P3s are procurements that combine design and build components under one contract between the public sector and the private sector. This practice provides guidance to the public procurement professional who is considering a Public-Private Partnership (P3) as an appropriate solution to a stated need or requirement. It defines P3s in the context of the construction of public facilities and infrastructure and is intended as a reference, to be shared with elected public officials, government executives, and private sector executives on the use of and procurement through P3 contracts.
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Qualifications-Based Selection for Architectural and Engineering Services
Qualifications-Based Selection (QBS) is a procurement process for the competitive selection of architectural and engineering services under which the most appropriate professional or firm is selected based on qualifications such as knowledge, skill, experience, and other project-specific factors, rather than on fees. Fair and reasonable fees are negotiated with the top-ranked firm for an agreed-upon scope of services.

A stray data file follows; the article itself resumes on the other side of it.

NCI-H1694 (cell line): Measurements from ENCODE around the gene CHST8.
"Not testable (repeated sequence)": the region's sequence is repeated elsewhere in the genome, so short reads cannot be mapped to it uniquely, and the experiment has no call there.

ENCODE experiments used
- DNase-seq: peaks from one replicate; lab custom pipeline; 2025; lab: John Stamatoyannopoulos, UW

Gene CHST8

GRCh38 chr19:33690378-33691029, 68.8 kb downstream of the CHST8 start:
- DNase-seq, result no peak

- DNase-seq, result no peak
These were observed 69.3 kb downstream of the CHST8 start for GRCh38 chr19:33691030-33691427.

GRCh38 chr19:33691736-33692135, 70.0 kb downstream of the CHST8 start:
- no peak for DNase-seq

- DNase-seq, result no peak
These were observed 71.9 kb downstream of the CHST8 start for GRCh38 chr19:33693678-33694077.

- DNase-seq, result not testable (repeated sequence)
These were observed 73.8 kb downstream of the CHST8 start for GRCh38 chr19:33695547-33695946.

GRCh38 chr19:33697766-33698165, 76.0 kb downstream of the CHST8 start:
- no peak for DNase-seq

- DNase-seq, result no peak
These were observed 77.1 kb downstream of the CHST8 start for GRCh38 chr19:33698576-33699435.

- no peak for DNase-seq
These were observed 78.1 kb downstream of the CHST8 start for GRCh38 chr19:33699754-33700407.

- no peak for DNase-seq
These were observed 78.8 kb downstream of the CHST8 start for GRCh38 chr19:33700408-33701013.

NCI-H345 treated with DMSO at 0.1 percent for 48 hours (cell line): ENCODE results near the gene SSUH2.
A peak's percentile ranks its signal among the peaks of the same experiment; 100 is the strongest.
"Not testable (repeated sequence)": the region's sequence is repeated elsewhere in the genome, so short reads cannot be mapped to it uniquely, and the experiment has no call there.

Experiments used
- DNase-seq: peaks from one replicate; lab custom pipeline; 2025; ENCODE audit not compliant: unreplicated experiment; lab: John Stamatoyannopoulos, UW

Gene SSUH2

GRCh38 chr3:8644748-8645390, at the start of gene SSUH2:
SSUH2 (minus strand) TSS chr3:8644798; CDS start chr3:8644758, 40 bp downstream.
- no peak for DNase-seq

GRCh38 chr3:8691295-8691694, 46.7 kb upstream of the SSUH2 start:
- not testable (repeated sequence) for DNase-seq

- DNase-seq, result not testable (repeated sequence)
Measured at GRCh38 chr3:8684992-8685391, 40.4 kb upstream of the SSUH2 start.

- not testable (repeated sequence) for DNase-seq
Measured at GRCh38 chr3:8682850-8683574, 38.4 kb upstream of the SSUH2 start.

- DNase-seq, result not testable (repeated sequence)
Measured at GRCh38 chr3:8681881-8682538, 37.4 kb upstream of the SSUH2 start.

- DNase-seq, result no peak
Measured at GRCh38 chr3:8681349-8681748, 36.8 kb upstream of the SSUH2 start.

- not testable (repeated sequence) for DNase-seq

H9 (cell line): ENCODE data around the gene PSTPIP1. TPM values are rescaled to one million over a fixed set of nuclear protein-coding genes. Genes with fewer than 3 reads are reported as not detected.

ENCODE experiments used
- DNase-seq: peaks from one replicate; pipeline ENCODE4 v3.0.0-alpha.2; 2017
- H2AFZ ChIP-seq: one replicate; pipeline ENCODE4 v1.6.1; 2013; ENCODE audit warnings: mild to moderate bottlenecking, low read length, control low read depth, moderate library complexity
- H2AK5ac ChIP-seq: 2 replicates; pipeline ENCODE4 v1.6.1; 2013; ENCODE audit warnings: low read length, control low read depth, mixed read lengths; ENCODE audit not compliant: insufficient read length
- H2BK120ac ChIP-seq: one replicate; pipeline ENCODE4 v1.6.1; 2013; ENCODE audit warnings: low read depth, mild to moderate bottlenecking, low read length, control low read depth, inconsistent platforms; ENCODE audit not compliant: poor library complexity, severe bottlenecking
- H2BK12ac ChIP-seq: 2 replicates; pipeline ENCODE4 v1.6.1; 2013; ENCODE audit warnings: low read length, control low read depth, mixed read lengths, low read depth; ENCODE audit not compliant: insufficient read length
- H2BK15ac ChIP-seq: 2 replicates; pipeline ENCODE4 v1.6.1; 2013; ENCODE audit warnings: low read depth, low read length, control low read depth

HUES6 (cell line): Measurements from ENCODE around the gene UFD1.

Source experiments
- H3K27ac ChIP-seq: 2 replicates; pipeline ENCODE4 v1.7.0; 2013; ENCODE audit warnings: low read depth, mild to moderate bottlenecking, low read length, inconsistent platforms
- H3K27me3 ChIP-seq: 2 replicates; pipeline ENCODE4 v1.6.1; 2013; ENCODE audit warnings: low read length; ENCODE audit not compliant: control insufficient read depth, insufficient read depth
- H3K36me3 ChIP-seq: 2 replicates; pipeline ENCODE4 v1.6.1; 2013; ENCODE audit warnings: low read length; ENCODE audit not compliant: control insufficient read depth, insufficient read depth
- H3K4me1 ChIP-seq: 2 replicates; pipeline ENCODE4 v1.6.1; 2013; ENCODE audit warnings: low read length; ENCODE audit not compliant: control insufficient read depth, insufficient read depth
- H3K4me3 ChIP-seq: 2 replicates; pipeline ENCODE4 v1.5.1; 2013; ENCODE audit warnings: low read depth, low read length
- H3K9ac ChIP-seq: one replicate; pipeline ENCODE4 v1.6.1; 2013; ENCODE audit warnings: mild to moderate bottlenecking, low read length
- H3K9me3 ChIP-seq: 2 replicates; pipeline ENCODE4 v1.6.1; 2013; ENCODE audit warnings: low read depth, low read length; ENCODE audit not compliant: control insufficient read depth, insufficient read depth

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Request for Proposals (RFPs)
RFPs, evaluation criteria, and the evaluation process are all integral to the RFP process. This practice consolidates, updates, and replaces the previously published practices of Request for Proposals, Developing Evaluation Criteria, and The Evaluation Process.